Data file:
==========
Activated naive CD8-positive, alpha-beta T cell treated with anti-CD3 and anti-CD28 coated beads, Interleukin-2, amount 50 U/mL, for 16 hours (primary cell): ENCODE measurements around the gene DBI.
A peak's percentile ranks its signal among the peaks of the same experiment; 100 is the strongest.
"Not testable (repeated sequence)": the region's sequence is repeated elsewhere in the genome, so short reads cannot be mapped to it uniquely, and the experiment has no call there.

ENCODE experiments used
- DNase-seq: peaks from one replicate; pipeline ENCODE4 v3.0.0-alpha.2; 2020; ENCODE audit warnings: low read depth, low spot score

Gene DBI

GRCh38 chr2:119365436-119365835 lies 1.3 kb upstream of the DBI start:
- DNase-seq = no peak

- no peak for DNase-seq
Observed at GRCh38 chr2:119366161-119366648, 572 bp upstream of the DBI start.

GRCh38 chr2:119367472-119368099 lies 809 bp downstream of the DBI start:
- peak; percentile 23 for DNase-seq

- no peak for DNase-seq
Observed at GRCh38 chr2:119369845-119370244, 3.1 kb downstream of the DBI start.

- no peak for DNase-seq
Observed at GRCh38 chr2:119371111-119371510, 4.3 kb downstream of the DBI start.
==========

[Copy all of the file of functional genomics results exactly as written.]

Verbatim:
Activated naive CD8-positive, alpha-beta T cell treated with anti-CD3 and anti-CD28 coated beads, Interleukin-2, amount 50 U/mL, for 16 hours (primary cell): ENCODE measurements around the gene DBI.
A peak's percentile ranks its signal among the peaks of the same experiment; 100 is the strongest.
"Not testable (repeated sequence)": the region's sequence is repeated elsewhere in the genome, so short reads cannot be mapped to it uniquely, and the experiment has no call there.

ENCODE experiments used
- DNase-seq: peaks from one replicate; pipeline ENCODE4 v3.0.0-alpha.2; 2020; ENCODE audit warnings: low read depth, low spot score

Gene DBI

GRCh38 chr2:119365436-119365835 lies 1.3 kb upstream of the DBI start:
- DNase-seq = no peak

- no peak for DNase-seq
Observed at GRCh38 chr2:119366161-119366648, 572 bp upstream of the DBI start.

GRCh38 chr2:119367472-119368099 lies 809 bp downstream of the DBI start:
- peak; percentile 23 for DNase-seq

- no peak for DNase-seq
Observed at GRCh38 chr2:119369845-119370244, 3.1 kb downstream of the DBI start.

- no peak for DNase-seq
Observed at GRCh38 chr2:119371111-119371510, 4.3 kb downstream of the DBI start.